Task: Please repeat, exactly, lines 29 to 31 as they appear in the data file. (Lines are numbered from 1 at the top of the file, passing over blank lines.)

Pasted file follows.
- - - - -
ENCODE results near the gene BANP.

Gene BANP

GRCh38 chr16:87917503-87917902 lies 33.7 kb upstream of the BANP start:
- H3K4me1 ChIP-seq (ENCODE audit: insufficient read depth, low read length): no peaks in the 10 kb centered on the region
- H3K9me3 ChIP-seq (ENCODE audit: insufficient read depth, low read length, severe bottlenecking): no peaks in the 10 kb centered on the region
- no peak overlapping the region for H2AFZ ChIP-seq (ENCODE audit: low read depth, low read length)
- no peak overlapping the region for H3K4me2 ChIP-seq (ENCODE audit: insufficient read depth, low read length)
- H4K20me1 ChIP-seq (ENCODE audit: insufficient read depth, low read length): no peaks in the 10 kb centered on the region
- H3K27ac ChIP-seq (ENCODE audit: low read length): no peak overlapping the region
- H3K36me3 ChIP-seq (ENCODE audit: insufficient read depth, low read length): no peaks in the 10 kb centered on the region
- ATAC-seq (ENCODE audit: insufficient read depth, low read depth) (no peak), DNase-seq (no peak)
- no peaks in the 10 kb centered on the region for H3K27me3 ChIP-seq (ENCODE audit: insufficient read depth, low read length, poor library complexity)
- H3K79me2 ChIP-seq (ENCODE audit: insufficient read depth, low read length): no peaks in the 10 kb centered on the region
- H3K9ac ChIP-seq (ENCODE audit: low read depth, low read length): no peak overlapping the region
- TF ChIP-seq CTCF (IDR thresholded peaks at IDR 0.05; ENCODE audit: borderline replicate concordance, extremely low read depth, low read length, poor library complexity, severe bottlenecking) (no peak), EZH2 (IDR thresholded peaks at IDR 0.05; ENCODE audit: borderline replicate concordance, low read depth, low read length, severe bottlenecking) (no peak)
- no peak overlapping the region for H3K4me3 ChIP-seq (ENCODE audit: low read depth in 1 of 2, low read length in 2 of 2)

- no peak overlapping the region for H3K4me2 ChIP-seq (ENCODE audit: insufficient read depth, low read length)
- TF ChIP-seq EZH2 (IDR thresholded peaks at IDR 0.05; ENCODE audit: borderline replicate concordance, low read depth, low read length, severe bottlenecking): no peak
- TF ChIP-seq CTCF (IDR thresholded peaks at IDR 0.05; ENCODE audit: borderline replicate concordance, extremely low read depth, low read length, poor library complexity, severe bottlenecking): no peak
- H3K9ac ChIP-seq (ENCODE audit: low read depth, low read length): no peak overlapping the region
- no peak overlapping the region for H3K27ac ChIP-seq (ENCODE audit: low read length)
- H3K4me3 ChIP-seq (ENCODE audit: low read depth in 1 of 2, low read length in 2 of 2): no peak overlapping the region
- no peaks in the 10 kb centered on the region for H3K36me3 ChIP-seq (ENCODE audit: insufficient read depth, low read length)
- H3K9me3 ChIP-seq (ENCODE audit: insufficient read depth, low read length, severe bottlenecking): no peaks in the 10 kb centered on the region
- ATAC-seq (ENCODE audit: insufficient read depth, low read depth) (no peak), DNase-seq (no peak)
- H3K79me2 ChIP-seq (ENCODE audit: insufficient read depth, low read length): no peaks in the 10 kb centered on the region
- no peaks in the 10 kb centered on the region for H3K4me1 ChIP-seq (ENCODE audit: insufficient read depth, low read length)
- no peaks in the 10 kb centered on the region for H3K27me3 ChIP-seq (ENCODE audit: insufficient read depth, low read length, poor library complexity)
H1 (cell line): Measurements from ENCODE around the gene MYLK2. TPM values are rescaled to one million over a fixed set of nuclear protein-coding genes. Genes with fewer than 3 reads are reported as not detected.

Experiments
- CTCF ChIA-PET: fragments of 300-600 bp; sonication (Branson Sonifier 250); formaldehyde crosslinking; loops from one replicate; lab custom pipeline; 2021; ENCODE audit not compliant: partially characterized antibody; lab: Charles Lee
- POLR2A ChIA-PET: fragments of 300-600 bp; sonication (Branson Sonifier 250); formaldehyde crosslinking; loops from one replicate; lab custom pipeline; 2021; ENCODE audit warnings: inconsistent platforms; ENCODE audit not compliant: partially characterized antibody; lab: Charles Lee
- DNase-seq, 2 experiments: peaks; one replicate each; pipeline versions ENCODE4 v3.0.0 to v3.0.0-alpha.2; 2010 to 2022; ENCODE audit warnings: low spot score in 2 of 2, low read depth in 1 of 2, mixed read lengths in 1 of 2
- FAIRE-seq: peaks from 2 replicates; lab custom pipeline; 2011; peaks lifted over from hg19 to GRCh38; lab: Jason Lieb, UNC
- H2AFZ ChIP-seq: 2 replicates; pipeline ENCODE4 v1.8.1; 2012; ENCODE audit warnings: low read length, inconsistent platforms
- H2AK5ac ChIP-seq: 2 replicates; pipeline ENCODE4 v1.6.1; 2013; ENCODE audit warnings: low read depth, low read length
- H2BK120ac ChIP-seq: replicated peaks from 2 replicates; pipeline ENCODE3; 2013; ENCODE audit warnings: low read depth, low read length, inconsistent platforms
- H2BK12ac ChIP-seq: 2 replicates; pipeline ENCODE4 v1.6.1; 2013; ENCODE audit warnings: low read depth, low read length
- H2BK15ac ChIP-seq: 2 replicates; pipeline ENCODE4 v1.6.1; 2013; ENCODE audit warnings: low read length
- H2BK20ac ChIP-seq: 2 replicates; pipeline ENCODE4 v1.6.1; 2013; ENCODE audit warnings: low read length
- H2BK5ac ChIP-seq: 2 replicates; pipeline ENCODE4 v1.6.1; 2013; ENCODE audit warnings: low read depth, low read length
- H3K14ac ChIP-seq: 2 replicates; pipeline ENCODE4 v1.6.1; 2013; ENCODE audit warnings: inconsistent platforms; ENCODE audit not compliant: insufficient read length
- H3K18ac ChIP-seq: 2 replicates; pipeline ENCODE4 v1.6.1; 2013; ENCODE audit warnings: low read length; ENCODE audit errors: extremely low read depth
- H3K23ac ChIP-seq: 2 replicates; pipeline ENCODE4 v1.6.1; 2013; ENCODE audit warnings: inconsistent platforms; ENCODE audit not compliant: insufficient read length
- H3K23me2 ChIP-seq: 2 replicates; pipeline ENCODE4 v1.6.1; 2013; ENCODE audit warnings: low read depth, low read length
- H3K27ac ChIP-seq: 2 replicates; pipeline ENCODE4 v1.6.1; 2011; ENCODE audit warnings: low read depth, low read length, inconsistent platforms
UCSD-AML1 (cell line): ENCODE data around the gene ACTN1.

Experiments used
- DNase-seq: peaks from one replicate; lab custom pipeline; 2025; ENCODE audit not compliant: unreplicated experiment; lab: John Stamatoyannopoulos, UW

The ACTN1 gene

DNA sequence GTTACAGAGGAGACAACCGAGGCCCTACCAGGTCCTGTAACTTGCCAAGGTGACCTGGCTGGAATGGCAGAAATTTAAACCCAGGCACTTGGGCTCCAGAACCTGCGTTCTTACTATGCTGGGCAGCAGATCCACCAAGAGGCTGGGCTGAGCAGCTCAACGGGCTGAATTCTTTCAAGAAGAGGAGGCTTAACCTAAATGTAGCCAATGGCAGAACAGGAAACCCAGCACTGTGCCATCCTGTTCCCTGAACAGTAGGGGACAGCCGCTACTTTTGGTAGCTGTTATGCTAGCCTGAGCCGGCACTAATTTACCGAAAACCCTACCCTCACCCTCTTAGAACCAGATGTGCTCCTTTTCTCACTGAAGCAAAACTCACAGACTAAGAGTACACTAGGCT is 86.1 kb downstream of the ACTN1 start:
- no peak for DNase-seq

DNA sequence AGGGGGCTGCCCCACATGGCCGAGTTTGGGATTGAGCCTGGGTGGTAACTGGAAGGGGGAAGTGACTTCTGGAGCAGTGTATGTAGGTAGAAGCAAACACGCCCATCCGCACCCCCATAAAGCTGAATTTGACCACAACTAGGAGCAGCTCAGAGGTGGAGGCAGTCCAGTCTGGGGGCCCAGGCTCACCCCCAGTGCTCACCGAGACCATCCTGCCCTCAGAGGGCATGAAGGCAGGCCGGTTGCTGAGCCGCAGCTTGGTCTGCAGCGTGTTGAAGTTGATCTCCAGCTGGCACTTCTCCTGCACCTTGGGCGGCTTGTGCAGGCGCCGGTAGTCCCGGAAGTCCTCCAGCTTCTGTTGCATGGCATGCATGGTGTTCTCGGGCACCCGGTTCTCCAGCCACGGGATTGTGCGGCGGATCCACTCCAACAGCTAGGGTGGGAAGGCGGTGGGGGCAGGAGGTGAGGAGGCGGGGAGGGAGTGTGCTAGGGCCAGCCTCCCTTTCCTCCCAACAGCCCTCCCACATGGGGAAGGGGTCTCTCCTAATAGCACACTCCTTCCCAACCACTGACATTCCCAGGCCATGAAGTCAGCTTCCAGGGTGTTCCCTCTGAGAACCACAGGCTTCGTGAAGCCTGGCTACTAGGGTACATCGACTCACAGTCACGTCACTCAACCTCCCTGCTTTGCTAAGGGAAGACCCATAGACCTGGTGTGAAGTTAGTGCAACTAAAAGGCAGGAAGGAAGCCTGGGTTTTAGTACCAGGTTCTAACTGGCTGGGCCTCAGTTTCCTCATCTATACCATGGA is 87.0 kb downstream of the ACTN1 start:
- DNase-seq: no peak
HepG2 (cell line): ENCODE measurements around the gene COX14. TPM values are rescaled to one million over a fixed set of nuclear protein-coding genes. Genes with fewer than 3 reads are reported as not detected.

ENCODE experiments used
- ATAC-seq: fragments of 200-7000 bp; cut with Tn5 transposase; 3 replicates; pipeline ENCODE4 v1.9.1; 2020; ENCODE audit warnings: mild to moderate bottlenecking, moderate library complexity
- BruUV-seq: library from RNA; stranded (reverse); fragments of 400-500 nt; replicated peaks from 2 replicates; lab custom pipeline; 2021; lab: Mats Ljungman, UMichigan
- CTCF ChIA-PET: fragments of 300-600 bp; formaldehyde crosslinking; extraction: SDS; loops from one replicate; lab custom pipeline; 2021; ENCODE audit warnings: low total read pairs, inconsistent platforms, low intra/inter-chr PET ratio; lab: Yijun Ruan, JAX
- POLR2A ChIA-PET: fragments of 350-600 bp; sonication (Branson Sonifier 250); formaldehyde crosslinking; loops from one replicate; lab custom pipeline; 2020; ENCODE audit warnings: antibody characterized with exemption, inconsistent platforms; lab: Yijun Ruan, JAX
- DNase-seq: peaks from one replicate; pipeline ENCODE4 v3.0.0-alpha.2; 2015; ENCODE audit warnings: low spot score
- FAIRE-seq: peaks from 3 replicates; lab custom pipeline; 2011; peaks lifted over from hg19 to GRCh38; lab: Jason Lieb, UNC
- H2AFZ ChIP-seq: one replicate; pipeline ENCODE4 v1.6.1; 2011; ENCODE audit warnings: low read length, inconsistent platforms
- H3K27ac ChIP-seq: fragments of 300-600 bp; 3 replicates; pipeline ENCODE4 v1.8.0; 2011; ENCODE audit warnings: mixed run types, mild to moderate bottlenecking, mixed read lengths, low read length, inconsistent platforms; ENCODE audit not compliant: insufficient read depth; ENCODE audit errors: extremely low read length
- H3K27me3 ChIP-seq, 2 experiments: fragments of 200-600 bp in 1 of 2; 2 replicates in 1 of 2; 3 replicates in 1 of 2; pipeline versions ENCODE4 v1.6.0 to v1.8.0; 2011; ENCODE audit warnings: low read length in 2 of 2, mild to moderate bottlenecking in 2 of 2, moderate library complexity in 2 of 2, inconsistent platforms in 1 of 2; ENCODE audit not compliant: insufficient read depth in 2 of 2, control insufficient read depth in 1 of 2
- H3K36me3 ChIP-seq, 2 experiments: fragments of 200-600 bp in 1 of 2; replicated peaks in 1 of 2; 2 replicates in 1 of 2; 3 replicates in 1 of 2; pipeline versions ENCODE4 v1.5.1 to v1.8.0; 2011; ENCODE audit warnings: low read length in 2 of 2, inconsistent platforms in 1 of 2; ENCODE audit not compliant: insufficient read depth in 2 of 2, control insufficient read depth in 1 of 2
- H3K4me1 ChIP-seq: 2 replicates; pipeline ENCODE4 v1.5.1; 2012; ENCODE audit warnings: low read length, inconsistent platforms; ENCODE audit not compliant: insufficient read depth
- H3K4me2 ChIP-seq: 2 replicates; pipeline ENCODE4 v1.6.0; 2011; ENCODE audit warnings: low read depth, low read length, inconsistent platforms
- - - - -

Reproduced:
H1 (cell line): Measurements from ENCODE around the gene MYLK2. TPM values are rescaled to one million over a fixed set of nuclear protein-coding genes. Genes with fewer than 3 reads are reported as not detected.

Experiments
- CTCF ChIA-PET: fragments of 300-600 bp; sonication (Branson Sonifier 250); formaldehyde crosslinking; loops from one replicate; lab custom pipeline; 2021; ENCODE audit not compliant: partially characterized antibody; lab: Charles Lee